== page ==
1. A Tale Of Two Cities
The thematic similarity between Charles Dickens’ classic A Tale of Two Cities and The Dark Night Rises becomes apparent rather early. There are a raft of allusions and symbolic references to Dickens’ classic tale of a civilisation that begins to tear itself apart from the inside. This symbolism is spelled out directly in the final act of the movie when Commissioner Gordon delivers part of Bruce Wayne’s eulogy by paraphrasing some of the book’s most beautiful and poignant lines:
“It is a far, far better thing that I do, than I have ever done; it is a far, far better rest that I go to than I have ever known…”
Christopher Nolan and his brother and co-writer Jonathan have both acknowledged that the book was a chief source of inspiration for them when telling this story. The key protagonist of A Tale of Two Cities is Sydney Carton, also an orphan who, like Bruce Wayne, is prepared to pay the ultimate price for his city and those nearest and dearest to him—a sacrifice just like the one that Batman is willing to make. Despite the trials and tribulations that Gotham is undergoing, Bruce Wayne constantly expresses his faith and belief in Gotham just as Sydney Carton does in A Tale of Two Cities. Both “see a beautiful city and a brilliant people rising from this abyss…”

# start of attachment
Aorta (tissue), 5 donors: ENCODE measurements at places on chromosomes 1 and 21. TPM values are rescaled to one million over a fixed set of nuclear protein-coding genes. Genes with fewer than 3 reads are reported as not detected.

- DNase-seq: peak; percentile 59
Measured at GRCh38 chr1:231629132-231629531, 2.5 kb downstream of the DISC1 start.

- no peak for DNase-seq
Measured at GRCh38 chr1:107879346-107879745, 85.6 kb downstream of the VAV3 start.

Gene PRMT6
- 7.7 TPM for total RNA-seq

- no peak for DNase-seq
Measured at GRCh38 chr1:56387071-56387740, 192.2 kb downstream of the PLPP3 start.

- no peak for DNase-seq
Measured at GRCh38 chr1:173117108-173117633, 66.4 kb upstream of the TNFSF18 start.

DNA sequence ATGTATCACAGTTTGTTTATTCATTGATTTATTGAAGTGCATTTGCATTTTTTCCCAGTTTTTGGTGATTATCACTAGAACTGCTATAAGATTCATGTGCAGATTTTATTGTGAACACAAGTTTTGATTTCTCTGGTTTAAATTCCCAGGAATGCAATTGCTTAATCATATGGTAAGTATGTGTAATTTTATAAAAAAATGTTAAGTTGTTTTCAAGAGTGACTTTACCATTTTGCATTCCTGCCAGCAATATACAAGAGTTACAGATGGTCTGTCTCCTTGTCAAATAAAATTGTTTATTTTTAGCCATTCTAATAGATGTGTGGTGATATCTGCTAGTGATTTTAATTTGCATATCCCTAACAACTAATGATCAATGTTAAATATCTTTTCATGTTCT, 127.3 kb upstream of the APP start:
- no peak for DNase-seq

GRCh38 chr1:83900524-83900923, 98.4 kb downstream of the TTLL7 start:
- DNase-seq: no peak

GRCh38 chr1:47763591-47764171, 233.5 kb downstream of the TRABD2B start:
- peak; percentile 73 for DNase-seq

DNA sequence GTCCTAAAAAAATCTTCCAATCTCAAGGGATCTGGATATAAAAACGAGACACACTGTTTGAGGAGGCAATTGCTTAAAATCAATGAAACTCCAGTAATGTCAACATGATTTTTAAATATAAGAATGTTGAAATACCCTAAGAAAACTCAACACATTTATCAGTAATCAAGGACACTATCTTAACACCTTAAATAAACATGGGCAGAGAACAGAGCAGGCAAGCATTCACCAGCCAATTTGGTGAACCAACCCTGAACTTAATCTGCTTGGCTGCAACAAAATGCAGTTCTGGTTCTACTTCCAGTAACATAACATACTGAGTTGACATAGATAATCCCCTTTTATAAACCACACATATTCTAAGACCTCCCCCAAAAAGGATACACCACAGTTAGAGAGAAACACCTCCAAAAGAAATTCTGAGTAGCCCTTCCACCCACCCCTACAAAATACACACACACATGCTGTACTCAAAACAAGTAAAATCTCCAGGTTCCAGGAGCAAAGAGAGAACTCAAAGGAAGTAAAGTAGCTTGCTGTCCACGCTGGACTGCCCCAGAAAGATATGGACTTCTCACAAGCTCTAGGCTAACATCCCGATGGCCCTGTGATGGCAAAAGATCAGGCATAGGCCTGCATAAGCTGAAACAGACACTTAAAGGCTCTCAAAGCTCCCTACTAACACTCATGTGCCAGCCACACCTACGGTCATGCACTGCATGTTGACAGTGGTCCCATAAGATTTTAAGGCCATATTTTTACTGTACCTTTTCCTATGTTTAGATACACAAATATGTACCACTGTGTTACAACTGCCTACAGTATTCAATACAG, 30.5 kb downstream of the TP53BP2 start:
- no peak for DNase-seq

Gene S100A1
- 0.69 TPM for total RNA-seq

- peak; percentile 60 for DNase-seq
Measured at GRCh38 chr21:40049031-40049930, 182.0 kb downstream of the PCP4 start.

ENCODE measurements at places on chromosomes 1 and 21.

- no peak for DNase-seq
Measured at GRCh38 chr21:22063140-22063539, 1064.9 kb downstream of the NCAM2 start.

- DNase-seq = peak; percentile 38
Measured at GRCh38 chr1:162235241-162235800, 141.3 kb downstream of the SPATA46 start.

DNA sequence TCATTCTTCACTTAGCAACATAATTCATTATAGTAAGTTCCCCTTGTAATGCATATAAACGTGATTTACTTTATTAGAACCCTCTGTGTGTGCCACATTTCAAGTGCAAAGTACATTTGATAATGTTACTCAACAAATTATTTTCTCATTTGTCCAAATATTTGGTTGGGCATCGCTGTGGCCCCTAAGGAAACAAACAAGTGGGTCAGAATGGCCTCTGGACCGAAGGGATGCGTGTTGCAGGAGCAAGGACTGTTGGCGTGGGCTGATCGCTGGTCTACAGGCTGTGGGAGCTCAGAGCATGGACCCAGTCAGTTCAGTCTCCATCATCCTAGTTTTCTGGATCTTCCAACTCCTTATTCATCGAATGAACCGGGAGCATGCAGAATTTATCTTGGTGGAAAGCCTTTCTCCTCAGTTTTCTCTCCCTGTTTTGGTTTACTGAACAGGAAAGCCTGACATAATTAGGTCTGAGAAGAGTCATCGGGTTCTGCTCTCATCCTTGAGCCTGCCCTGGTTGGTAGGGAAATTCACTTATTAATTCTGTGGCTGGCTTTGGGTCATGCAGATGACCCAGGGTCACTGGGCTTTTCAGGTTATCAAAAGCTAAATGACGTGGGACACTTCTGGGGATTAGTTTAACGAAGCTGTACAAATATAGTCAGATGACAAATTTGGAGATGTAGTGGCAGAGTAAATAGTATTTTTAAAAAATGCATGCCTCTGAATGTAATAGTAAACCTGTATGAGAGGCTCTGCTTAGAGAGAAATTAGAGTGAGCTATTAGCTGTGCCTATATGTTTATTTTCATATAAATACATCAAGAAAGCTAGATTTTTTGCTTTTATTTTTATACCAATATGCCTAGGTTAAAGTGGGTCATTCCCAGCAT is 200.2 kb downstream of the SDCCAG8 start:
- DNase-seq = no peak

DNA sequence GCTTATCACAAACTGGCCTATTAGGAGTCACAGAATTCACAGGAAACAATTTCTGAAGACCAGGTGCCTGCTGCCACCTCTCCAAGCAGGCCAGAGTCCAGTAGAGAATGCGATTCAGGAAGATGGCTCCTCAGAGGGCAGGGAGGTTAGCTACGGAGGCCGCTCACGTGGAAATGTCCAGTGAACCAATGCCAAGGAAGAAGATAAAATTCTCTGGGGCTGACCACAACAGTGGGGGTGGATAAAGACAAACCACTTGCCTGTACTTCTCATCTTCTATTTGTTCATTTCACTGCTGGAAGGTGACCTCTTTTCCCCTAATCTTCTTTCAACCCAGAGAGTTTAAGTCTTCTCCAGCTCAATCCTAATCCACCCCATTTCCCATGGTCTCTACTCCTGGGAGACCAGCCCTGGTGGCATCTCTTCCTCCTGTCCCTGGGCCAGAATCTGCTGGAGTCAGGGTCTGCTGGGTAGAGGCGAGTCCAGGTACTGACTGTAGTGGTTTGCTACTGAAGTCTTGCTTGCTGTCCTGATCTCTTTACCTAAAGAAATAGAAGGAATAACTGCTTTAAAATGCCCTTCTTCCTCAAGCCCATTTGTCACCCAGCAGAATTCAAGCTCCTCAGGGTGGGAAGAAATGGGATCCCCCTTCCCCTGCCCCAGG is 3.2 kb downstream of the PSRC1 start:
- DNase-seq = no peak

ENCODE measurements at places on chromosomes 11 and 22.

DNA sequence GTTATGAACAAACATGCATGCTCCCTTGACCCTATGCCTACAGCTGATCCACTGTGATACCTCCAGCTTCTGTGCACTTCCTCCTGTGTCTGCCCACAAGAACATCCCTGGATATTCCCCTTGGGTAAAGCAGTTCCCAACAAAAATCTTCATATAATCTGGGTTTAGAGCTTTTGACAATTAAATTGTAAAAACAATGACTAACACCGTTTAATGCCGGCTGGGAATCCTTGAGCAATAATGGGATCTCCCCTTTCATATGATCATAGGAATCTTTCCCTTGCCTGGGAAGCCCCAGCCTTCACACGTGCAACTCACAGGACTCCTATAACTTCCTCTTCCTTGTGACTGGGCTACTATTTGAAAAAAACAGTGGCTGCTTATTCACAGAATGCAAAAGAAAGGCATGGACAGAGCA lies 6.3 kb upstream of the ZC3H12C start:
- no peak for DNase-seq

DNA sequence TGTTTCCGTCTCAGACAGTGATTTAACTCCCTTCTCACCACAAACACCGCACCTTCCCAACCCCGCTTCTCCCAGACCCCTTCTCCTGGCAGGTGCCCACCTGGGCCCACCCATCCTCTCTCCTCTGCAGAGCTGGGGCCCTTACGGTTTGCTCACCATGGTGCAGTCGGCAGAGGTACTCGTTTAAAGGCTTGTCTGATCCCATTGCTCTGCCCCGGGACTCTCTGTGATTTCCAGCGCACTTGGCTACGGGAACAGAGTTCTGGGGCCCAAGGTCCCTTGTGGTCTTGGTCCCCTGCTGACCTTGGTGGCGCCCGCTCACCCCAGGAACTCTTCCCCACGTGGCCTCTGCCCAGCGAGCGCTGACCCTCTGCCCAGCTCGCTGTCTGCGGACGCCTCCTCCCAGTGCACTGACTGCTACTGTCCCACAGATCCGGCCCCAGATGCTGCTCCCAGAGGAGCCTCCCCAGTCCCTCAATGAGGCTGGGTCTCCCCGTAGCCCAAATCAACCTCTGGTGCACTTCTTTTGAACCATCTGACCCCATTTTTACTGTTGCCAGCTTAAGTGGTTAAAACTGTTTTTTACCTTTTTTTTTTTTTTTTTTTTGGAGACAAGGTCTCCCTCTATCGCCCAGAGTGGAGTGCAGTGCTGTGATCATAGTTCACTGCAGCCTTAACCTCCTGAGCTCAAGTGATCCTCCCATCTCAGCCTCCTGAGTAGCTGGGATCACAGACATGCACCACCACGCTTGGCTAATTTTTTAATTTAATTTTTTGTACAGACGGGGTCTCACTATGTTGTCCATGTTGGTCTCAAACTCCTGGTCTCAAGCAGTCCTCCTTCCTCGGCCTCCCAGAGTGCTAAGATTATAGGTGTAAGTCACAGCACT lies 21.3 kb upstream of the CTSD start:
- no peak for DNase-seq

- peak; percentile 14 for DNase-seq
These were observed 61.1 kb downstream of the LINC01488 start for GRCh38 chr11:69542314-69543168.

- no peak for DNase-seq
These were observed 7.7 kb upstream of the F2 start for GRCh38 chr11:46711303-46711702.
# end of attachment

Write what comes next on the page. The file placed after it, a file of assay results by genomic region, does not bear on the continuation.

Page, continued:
And, perhaps key in terms of evocations of the Dickens novel, is The Dark Knight Rises’ portrayal of a disenfranchised Gotham populace baying for the blood of the wealthy and privileged, who are ready to sentence them in mock kangaroo courts in which prisoners are given the ‘choice’ of death or exile. At one point Gotham’s Blackgate Prison is assaulted like the Bastille: just as with A Tale of Two Cities’ Paris and London, class warfare and heavy social upheaval permeate Nolan’s vision of Gotham.
Key line: Bane – “Gotham, take control… take control of your city. Behold, the instrument of your liberation!”